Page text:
I have a program, that in XCode, compiles and runs perfectly. It's actually one of apple's example programs for CoreAudio;
The question I have is not directed specifically at this code, but is more general; I'd like to understand the compiling and linking process a bit better; XCode is making this a little abstract for me. I can't seem to understand what flags should be passed to make this compile, let alone why.
I understand that the headers aren't on the default build path, so clang needs to be told where they are; I used -I./PublicUtility and clang can now find the header files.
This application also links to the CoreAudio framework, so when an application uses code from a framework, is there anything different I need to do with the compiler compared to linking to a library?
( I know the distinction between library and framework Isn't clear : What is the major difference between a framework and a toolkit? )
Right now, In terms of trying to compile PlayFile, I have the command
clang++ PlayFile.cpp -I./PublicUtility -o playfile
I tried to signal the compiler to look for frameworks with -F and for libraries with -L (though if I'm reading this application's code right, it only links to frameworks, not to any libraries.
I have read the man pages and the documentation for the gnu compiler ( clang is gcc compatible, so flags passed to gcc should be compatible with clang? ) but again it all seems a little abstract from my perspective currently.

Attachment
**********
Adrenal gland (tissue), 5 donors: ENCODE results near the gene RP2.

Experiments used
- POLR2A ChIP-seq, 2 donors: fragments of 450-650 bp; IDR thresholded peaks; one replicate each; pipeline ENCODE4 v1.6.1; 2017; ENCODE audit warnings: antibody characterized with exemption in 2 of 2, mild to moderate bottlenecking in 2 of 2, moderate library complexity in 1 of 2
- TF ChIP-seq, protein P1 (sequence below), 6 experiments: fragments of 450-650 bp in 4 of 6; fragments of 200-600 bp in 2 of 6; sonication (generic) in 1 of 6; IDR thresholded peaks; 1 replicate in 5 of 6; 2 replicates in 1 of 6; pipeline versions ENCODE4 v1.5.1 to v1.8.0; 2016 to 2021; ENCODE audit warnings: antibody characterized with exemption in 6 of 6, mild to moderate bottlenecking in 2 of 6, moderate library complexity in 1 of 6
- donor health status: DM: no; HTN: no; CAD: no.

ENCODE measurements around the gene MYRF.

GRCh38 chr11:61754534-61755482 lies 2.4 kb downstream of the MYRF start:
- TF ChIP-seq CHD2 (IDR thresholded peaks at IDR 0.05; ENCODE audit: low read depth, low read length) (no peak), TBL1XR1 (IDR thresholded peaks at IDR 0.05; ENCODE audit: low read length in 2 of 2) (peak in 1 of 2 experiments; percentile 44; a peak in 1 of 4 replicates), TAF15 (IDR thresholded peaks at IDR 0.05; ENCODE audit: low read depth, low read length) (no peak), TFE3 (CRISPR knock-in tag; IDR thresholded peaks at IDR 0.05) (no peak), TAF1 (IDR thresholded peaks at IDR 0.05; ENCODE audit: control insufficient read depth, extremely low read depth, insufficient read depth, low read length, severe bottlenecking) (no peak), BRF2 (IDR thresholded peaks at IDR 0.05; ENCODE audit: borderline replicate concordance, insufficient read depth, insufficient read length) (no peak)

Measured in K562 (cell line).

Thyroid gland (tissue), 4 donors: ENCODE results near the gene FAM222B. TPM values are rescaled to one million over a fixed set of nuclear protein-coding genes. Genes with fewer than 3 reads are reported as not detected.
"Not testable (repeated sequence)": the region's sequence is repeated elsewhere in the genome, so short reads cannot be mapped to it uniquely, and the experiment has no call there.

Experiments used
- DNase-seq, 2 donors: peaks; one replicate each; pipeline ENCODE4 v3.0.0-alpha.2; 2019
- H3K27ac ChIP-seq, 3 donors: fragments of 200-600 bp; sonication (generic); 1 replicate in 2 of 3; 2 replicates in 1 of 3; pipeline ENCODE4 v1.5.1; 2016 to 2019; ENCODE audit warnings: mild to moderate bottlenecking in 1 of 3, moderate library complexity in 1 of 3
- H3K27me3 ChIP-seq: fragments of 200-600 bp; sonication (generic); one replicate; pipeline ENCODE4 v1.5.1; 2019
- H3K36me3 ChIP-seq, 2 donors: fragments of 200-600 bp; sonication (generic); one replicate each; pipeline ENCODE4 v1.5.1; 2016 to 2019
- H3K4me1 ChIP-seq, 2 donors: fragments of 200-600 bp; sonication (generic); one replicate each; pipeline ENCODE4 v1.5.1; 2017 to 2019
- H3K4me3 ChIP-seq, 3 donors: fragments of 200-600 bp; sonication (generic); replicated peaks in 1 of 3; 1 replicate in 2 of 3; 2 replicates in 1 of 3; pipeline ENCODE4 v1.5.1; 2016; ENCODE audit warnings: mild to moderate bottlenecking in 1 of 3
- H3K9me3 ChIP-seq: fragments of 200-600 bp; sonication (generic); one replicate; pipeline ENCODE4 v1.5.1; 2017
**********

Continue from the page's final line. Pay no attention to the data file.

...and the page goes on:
Can anyone provide insight into what flags need to be passed under what circumstances?
On the comment of another user, I've discovered what commands xcode uses to compile the program, however I'm still a little bit lost.
All of the commands the xcode issues are relative to a directory called
~/Library/Developer/Xcode/DerivedData I'm a little closer to understanding how xcode builds programs, but none of my source files are in this directory. How would I alter the arguments XCode supplies to the compiler to compile outside of XCode? Is this directory simply a holding place that XCode uses to contain object files before they are built into a program?
Some of the the arguments still I don't understand; whether or not they're neccesary to compile the application or even what they mean.
These ones which are listed before includes or frameworks are specified.
fmessage-length=0 -Wno-trigraphs -fpascal-strings -O0 -Wno-missing-field-initializers -Wno-missing-prototypes -Wreturn-type -Wno-implicit-atomic-properties -Wno-receiver-is-weak -Wno-non-virtual-dtor -Wno-overloaded-virtual -Wno-exit-time-destructors -Wformat -Wno-missing-braces -Wparentheses -Wswitch -Wno-unused-function -Wno-unused-label -Wno-unused-parameter -Wunused-variable -Wunused-value -Wno-empty-body -Wno-uninitialized -Wno-unknown-pragmas -Wno-shadow -Wno-four-char-constants -Wno-conversion -Wno-constant-conversion -Wno-int-conversion -Wno-enum-conversion -Wno-shorten-64-to-32 -Wno-newline-eof -Wno-selector -Wno-strict-selector-match -Wno-undeclared-selector -Wno-deprecated-implementations -Wno-c++11-extensions -fasm-blocks -fstrict-aliasing -Wprotocol -Wdeprecated-declarations -Winvalid-offsetof -g -fvisibility=hidden -fvisibility-inlines-hidden -Wno-sign-conversion
-Wno-c++11-extensions seem pretty self explanatory:
Dont interpret trigraphs in the code and dont use c++11 extensions if I'm guessing correctly?
It would be silly to ask for a definition of all of these, but some, like
-fpascal-strings, give no results on a quick google search. And none of this is even written in pascal!
Looking at the commands further;
is included 3 times in one command.
Are some of these basically extraneous, or am I missing some basic concept here?